Judging: Can You Let Go?

11 12 2009
The following article is from Interfaith.com. For more resources on interfaith and to connect with other interfaith chapters around the world, visit http://www.interfaithing.com.

Is it possible to let go of judging others? How about letting go of judging ourselves? Many of us are familiar with the saying, “Judgehttp://www.interfaithing.comnot, and ye shall not be judged.” Maybe when we judge others what we are really doing is judging ourselves at the same time. Some say that our outer world is just a reflection of our inner world, how we truly feel about ourselves.

Often we do not even allow the other person a chance to explain, make amends or change. By judging we are drawing conclusions, it makes it final.  How often are we wrong about our judgments? It seems to be unconscious human nature to categorize people by their race, colour, gender or religion and then pass judgment on them.

It might be that when we judge another we are holding ourselves above the other person. We do not always have all the facts or the whole story. This might be a difficult concept to grasp for many but I think that when we judge others it can be that what we see in the other person is what we dislike in our Self. We are rejecting something in our self that we are not consciously aware of. How can we truly judge when we don’t know the other person’s circumstances in life? I like the saying, “I am neither superior nor inferior to anyone.”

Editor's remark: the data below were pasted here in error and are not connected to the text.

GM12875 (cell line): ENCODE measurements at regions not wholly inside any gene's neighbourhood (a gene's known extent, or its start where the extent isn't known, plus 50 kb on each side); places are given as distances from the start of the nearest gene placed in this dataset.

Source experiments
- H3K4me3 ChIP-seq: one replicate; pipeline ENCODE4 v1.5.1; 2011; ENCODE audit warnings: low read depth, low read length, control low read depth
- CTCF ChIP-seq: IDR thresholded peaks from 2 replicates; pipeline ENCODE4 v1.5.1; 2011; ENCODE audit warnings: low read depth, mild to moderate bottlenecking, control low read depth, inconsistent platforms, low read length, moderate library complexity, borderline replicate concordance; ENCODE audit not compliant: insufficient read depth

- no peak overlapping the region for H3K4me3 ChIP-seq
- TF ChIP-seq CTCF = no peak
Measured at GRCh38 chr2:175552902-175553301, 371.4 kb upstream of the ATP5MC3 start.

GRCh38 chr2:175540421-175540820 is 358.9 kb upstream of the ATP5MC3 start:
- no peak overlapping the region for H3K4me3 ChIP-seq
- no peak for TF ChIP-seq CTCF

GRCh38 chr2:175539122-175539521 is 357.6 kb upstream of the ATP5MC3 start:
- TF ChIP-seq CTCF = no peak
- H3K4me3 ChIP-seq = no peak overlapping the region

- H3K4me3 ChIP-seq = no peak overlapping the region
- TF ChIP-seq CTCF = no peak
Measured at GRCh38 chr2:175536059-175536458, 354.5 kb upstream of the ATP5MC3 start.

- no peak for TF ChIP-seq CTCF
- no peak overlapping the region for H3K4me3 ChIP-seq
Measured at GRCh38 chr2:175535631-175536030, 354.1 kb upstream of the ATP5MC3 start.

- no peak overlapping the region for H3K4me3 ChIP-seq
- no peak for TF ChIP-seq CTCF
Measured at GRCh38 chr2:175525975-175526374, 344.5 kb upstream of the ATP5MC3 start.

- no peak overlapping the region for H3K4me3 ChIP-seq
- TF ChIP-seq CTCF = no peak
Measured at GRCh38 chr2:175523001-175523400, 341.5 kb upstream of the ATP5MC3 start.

Judgment can also come from feelings of inadequacy, envy and jealousy. It is not always easy to see that within us. We might think we are just making a comment or giving our opinion of the other person. Most of the time if we become emotionally charged while doing this it’s an indication that some feelings need to be resolved.

Complete at Source: http://www.interfaithing.com/articles/judging-can-you-let-go/

by Helena Basso on Monday, December 7th, 2009


Some call the Lord ‘ Ram, Ram’, and some ‘ Khuda’

19 11 2009

Some call the Lord ‘Ram, Ram’, and some ‘Khuda’.
Some serve Him as ‘Gusain’, others as ‘Allah’.

In any case, He is the Cause of causes, and Generous.
He showers His Grace and Mercy upon us.

Some pilgrims bathe at sacred shrines, others go on Hajj to Mecca.
Some do devotional worship, whilst others bow their heads in prayer.

Some read the Vedas, and some the Koran.
Some wear blue robes, and some wear white.

Some call themselves Turk, and some call themselves Indian.
Some yearn for paradise, and others long for heaven.

Says Nanak, one who realizes the true command of God’s Will,
knows the secrets of his Lord Master.

by Guru Nanak

via: Blessed Guru Nanak Jayanti …

International Women’s Day 2009: Women and men united to end violence against women and girls

8 03 2009


Each year around the world, International Women’s Day (IWD) is celebrated on March 8. Hundreds of events occur not just on this day but throughout March to mark the economic, political and social achievements of women.